What I think, I utter; and spend my malice in my breath.
C. ii. 1.

H.VIII. iii. 2.

Think'st thou that duty shall have dread to speak,
When power to flattery bows? To plainness honour's bound,
When majesty stoops to folly.
K. L. i. 1.

We'll have a swashing and a martial outside;
As many other mannish cowards have,
That do outface it with their semblances.


I'll have my bond; speak not against my bond:
I have sworn an oath, that I will have my bond.

BOOKS, CONSOLation of.

C. ii. 1.

T.C. iv. 5.

T.C. ii. 4.


These signs have mark'd me extraordinary,
And all the courses of my life do show

I am not in the roll of common men. H. IV. PT. I. iii. 1.

Come, and take choice of all my library,
And so beguile thy sorrow.

A. Y. i. 3.


Chapless, and knock'd about the mazzard with a sexton's spade: Here's a fine revolution, an' we had the trick to see't! H. v. 1.


Thou art bought and sold, among those of any wit, like a Barbarian slave. T. C. ii. 1.

M.V. iii. 3.

Tit. And. iv. 1.


That book, in many's eyes doth share the glory, That in gold clasps, locks in the golden story. BOOK-WORMS.

Small have continual plodders ever won Save base authority from others' books. BORROWING.

Timon is shrunk indeed;

R. J. i. 3.

L. L. i. 1.

And he, that's once denied, will hardly speed. T. A. iii. 2.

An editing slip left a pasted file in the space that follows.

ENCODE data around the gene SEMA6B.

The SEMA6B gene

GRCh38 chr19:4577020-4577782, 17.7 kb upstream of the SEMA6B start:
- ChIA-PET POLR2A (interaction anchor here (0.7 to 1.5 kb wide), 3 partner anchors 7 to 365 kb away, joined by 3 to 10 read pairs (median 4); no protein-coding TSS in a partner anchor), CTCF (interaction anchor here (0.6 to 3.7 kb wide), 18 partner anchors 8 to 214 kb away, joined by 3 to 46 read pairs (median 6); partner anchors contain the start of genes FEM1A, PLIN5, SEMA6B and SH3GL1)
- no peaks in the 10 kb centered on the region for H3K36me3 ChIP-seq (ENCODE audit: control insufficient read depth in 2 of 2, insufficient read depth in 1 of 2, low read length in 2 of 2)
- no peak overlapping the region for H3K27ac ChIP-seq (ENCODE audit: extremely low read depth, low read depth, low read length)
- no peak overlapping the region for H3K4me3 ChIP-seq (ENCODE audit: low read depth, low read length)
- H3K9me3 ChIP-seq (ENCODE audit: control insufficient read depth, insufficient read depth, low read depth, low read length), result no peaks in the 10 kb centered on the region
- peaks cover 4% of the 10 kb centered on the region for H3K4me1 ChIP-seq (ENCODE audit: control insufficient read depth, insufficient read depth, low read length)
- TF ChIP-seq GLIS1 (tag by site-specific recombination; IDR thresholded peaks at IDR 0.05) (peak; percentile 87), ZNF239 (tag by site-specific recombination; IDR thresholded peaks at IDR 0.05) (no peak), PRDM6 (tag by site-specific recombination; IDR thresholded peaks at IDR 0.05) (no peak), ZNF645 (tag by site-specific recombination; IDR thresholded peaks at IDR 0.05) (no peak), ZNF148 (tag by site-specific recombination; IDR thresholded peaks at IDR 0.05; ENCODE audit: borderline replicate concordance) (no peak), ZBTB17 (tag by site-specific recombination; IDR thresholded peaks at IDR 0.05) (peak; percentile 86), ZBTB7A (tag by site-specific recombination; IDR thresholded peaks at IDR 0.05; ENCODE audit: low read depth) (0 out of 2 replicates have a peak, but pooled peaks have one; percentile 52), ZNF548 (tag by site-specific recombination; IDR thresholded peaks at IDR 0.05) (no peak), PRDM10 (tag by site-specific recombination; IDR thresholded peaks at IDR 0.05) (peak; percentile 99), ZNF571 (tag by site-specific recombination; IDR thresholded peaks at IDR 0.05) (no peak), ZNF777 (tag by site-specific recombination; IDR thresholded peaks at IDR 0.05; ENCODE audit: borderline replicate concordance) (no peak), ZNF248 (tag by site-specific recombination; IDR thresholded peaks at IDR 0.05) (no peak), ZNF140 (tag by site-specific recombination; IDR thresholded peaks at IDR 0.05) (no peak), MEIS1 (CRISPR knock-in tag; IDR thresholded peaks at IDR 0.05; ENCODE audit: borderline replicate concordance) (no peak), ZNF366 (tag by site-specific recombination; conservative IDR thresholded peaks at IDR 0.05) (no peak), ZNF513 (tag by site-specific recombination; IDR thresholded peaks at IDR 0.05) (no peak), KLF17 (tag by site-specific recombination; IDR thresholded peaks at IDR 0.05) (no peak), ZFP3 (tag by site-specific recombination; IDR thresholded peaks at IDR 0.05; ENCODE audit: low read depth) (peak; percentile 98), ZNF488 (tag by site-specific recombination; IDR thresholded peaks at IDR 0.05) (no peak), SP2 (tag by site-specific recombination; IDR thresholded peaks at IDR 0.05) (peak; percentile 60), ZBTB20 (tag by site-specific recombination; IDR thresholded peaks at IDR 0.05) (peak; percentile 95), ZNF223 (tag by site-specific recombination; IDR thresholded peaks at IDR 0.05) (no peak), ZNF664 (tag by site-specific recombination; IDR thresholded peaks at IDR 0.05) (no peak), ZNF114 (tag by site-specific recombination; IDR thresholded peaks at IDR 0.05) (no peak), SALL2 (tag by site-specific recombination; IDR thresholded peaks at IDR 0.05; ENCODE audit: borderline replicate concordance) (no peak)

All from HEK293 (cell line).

I can get no remedy against this consumption of the
purse; borrowing only lingers and lingers it out, but the
disease is incurable.
H. IV. PT. II. i. 2.


'Tis pity bounty had not eyes behind;

That man might ne'er be wretched for his mind.

Magic of bounty! all these spirits thy power
Hath conjur'd to attend.

For his bounty,

T. A. i. 2.

T. A. i. 1.

There was no winter in't; an autumn 'twas,

That grew the more by reaping,

A. C. v. 2.

No villainous bounty yet hath pass'd my heart;
Unwisely, not ignobly, have I given.

T. A. ii. 2.


Even so ;

As with a man by his own alms empoison'd,
And with his charity slain.

C. v. 5.


A mad-cap ruffian, and a swearing Jack,

That thinks with oaths to face the matter out. T. S. ii. 1.

I know them, yea,

And what they weigh, even to the utmost scruple ;
Scambling, out-facing, fashion-mong'ring boys,
That lie, and cog, and flout, deprave, and slander,
Go anticly, and show an outward hideousness,
And speak off half a dozen dangerous words,
How they might hurt their enemies if they durst;
And this is all.

M. A. v. 1.

He speaks plain cannon, fire, and smoke, and bounce;
He gives the bastinado with his tongue;

Our ears are cudgell'd; not a word of his,

But buffets better than a fist of France;

Zounds! I was never so bethump'd with words. K. J. ii. 2.